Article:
It is somewhat disappointing that levels of other marker molecules, such as various cytokines, cytokine receptors or matrix metalloproteinases, have not been shown to exhibit better correlations with actual disease manifestations or outcomes of RA than acute phase reactants. No biological marker assessed hitherto has therefore been shown to be related better to disease activity and joint damage than CRP.

Clinical markers

Biological markers have to reflect diagnosis and/or prognosis; that is, clinical outcomes [10, 71]. The extent of this association will determine the reliability and value of the marker. As revealed above, with the exception of the acute phase response and autoantibodies, no biological marker is currently sufficiently reliable to acknowledge its usefulness as a marker of disease activity or joint damage for use in clinical practice. Markers of disease activity, however – especially composite indices using some of the core set variables, such as the Disease Activity Score employing 28 joint counts, the Simplified Disease Activity Index and the Clinical Disease Activity Index (reviewed in [9]) – have been shown useful for following disease activity and for serving as endpoints in clinical trials and observational studies [72, 73]. Moreover, disease activity over time as assessed using these indices correlates significantly with progression of joint damage [63].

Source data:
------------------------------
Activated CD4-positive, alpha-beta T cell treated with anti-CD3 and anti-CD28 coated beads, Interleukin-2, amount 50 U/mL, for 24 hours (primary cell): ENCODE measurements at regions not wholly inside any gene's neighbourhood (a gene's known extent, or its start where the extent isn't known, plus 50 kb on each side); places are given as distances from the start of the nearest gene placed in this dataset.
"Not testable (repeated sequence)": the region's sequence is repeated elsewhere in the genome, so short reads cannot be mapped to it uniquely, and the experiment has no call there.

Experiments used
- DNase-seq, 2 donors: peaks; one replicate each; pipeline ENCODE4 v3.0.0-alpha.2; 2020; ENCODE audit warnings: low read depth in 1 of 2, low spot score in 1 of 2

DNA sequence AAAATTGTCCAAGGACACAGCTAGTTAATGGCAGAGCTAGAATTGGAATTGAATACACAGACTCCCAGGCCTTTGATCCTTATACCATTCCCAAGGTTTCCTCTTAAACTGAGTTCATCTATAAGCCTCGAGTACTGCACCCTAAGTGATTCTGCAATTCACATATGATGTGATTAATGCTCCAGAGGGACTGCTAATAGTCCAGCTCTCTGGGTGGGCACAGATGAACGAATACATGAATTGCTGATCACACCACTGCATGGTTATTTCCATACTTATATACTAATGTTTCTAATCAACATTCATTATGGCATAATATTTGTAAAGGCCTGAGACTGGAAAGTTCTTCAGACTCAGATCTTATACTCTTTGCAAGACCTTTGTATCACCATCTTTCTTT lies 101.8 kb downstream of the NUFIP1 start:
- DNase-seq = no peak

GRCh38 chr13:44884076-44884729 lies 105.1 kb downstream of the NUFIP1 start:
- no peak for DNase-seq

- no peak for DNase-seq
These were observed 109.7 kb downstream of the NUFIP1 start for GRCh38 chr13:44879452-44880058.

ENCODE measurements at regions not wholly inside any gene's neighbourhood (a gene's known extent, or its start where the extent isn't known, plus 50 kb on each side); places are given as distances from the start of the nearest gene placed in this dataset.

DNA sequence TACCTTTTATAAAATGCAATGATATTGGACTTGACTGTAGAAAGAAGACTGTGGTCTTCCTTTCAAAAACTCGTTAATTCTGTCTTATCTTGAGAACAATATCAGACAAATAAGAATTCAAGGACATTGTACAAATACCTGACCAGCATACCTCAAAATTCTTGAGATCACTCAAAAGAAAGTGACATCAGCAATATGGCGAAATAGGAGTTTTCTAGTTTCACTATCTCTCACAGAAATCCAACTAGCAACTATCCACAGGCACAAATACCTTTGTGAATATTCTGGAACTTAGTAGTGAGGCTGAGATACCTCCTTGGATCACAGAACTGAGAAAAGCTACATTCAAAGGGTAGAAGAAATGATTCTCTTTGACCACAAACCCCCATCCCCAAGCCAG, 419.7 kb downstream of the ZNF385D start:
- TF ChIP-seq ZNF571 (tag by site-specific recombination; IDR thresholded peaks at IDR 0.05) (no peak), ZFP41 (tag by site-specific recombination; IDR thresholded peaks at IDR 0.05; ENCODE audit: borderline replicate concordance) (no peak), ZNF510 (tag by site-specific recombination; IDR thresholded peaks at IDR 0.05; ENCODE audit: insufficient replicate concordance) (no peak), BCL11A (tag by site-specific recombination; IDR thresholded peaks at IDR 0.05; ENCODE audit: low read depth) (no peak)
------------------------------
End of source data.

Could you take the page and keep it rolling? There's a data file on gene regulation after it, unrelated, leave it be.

These data suggest that clinical markers, even in the absence of any laboratory variable such as is the case with the Clinical Disease Activity Index [63], may serve the purpose of predicting joint damage at least as well as any biological marker. In fact, time-averaged disease activity using these composite indices correlated with radiographic progression better than time-averaged CRP [63].